90% of solar generating systems globally use c-si PV module, while the thin-film solar module has a certain market presence. EnergyTrend visited the Green Energy Expo and interviewed WonCIGS CEO Ding Seop Kim (Dr. Kim) in April to discuss the future development of copper indium gallium selenide (CIGS) solar products.
WonCIGS has a strong R&D team including people who worked in the solar module R&D department at Samsung Electronics and Samsung SDI. Since 2008, WonCIGS has invested heavily in CIGS processing R&D. In 2013, those efforts proved to be successful as they finished the 231W CIGS module trial, providing a large amount of CIGS equipment for the global solar market.
Ding Seop Kim (Dr. Kim) notes the c-si PV module production process is long and goes through multiple steps, including polysilicon, wafer, PV cell, and PV module. 85% of the cost is from raw materials. By comparison, the CIGS module is considerably less dependent on raw material suppliers even though 60% of its cost is derived from raw materials. Additionally, the CIGS module supply chain is more economical while production can be completed in one factory. The production process does not require polysilicon, which consumes a lot of energy, nor does it require wafer processing.
Currently, WonCIGS has reached a conversion efficiency rate of 16% for 230W CIGS modules. Dr. Kim pointed out that CIGS module performs better in high temperatures than c-SI PV modules. Additionally, Dr. Kim noted that since the CIGS manufacturing process requires less water, it is suitable for dry climates or developing countries that have yet to set up solar energy clusters.
The key is to overcome technological difficulties
CIGS has not become a mainstream product because the production technology is hard to control, the module size is not standardized, and the cost is still high. Dr. Kim, who has been in the green energy sector for more than 30 years, knows that these obstacles are considerable. With that in mind, he and a panel company have worked together to develop the “CIGS Turnkey Solution.” The objective of this platform is to standardize the CIGS production process and reduce variables, finalize the size of CIGS modules and develop a high-efficiency model in order to achieve optimal results.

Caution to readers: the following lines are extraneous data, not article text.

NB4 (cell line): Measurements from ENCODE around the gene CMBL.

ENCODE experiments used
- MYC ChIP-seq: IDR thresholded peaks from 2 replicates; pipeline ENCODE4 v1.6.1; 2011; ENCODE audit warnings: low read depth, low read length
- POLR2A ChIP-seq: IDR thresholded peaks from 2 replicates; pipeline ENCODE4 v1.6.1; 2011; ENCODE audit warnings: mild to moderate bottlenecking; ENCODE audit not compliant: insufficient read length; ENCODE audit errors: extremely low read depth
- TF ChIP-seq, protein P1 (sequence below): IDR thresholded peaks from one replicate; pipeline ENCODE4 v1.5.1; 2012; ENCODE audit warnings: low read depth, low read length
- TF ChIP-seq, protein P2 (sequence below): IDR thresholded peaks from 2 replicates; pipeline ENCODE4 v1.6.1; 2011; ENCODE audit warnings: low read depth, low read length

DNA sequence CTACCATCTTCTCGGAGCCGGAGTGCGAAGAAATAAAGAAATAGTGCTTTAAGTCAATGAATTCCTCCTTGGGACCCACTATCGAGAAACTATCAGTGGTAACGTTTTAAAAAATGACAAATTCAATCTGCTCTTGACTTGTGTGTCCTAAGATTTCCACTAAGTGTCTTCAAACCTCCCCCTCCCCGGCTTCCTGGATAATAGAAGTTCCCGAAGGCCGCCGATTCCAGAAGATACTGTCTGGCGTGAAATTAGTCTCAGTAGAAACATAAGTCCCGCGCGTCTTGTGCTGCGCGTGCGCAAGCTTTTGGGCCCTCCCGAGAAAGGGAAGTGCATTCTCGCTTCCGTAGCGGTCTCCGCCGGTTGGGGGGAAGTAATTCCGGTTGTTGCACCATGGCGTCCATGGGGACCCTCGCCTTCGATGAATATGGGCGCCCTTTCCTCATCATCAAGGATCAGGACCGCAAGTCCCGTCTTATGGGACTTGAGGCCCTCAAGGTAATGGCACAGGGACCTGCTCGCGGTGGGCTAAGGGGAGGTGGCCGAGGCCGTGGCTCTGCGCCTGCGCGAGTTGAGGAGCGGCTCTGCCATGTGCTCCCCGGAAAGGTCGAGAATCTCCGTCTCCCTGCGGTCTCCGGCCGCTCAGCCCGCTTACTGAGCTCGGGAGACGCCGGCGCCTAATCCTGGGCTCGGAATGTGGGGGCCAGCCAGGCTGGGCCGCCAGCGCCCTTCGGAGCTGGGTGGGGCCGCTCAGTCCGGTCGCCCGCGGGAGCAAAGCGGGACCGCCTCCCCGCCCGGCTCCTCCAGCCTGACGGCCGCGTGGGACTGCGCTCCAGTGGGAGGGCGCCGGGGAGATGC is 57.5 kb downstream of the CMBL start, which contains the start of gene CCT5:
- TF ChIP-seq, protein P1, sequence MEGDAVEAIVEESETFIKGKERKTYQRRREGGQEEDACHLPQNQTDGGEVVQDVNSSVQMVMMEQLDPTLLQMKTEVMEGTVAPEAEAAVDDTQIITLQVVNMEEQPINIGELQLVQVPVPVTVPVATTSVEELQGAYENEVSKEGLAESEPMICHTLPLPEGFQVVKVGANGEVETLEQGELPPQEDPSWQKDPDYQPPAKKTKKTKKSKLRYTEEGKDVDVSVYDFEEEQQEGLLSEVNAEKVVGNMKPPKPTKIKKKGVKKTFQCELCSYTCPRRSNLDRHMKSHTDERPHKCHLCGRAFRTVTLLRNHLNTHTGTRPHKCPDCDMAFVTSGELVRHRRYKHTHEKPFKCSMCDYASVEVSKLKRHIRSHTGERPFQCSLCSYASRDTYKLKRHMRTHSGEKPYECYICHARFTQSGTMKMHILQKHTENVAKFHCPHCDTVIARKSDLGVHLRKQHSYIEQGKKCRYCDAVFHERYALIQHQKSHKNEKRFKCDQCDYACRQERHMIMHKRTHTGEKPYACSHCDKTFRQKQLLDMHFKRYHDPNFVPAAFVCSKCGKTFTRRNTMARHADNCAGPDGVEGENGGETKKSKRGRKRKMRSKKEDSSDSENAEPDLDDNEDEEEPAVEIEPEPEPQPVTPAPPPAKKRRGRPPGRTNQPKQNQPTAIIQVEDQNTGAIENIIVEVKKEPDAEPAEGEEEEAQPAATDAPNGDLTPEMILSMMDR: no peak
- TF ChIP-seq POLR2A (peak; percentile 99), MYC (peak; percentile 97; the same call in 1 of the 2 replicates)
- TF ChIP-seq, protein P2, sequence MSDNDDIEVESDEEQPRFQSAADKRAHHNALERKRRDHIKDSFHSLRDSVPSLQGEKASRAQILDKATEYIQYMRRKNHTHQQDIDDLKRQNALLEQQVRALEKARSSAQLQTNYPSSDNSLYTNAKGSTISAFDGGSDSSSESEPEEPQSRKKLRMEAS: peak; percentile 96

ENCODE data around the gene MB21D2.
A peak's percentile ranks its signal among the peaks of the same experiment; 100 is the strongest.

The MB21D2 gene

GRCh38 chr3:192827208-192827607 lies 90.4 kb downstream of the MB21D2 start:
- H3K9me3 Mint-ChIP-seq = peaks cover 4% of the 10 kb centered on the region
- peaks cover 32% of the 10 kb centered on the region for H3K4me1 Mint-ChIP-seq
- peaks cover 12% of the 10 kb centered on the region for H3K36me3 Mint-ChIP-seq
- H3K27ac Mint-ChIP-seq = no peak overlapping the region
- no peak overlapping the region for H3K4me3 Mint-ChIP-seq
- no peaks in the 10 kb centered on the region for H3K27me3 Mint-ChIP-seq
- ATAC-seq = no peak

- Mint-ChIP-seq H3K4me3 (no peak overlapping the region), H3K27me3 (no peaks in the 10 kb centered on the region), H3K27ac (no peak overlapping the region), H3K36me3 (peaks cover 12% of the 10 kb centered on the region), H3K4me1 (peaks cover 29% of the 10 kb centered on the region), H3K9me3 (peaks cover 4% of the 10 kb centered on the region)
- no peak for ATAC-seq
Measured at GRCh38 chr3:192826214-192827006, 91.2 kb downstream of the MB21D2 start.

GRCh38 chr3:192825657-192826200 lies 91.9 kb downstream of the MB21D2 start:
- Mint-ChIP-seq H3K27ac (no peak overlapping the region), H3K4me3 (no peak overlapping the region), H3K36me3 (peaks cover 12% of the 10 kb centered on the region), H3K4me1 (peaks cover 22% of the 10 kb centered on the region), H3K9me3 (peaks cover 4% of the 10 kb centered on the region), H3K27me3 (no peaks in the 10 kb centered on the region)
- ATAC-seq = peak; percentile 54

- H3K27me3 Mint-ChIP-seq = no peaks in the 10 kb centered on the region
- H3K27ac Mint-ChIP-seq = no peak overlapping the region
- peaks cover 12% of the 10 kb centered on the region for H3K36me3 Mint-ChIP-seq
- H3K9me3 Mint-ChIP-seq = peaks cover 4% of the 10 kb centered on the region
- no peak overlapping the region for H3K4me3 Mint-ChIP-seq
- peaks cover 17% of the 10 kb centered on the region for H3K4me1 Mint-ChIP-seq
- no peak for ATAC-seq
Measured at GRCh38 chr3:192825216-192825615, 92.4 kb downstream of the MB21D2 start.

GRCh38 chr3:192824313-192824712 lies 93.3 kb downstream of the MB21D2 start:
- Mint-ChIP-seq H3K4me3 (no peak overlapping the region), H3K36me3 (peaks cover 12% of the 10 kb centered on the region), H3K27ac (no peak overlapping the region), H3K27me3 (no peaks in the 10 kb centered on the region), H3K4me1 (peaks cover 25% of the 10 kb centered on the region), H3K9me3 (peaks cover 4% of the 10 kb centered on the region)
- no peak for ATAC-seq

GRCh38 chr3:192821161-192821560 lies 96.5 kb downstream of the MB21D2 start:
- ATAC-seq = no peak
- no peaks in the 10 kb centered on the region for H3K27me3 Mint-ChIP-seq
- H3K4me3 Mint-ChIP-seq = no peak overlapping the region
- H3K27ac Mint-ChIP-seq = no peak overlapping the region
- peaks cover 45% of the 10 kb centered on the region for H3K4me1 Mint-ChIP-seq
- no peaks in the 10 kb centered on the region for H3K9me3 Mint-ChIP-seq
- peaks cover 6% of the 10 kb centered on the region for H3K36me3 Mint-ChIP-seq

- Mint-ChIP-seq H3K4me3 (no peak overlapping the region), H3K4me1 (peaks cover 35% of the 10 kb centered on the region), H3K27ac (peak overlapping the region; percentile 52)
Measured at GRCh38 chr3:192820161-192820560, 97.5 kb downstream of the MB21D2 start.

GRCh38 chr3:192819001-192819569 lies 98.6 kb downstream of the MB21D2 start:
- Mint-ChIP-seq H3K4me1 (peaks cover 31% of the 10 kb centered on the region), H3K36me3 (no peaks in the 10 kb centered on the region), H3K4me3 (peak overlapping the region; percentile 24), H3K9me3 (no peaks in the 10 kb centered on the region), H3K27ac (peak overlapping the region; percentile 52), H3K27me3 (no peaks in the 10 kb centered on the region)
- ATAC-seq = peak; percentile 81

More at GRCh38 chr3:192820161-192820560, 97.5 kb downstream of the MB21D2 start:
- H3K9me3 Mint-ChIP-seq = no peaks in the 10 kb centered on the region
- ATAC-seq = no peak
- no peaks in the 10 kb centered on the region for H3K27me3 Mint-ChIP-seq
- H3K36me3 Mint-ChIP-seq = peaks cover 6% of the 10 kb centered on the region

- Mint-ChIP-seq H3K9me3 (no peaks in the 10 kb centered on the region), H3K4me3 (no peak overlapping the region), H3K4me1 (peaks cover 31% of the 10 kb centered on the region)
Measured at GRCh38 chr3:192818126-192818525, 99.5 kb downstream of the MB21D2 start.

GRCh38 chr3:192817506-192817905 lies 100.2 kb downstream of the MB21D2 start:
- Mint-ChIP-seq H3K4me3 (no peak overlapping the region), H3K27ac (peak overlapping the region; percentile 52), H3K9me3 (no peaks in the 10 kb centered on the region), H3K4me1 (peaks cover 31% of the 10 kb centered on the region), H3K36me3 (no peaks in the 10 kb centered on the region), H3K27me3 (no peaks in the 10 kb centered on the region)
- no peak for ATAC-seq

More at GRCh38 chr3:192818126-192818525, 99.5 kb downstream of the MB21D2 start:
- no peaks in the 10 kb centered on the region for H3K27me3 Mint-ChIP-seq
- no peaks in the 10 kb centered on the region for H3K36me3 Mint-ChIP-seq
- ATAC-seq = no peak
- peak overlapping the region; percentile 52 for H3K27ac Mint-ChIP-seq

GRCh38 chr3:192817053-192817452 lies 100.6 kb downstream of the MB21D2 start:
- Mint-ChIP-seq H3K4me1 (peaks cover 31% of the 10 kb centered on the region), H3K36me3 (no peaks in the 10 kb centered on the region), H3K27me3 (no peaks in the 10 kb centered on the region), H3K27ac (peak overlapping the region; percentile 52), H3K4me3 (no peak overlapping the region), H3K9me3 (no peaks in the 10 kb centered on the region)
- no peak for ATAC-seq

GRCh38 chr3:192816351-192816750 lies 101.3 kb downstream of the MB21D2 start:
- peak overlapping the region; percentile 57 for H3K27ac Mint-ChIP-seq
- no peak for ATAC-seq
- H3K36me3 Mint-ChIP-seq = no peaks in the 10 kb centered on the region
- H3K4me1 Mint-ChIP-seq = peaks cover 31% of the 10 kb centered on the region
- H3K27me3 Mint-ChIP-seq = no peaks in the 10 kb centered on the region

Furthermore, WOnCIGS also hopes to resolve the challenges with the CIGS R&D and capotal disbursement problems by establishing a new business model. To do so, WonCIGS will build global partnerships to provide a low-cost CIGS Turnkey Solution, taking into account the issues encountered by companies in different locations, and finally developing integrated CIGS solutions with core technology for improving CIGS’ global market share.
Dr. Kim hopes his CIGS Turnkey Solution can help CIGS to reach 30% market share in the near future, reaching economies of scale and further lowing costs and the selling price. If development goes smoothly, the price is expected to lower to US$0.21 per watt in about seven to eight years. Furthermore, should CIGS increase its market share, the solar energy market would no longer be dominated by c-si PV modules. Rather, it would have more options and potential for solar energy applications.
Currently, mass production of c-si PV module is easy. Production efficiency is high. The technology is largely used for large-scale ground-mounted solar power stations as well as those on roofs. Yet CIGs can perform better than c-si PV modules in situations where sunlight is weak. CIGS panels can absorb broader range of sunlight in light spectrum, and the technology is versatile: It is applicable on roofs and on the external surfaces of buildings. Additionally, given that developing countries often lack good water resources, CIGS can be a good option if you want to build solar energy installations in these regions as well as reduce trade wars and shipment costs. Ultimately, WonCIGS’s CIGS Turnkey Solution can be a key platform to broaden the use of CIGS technology in the clean energy market.
(Graphis source: WonCIGS)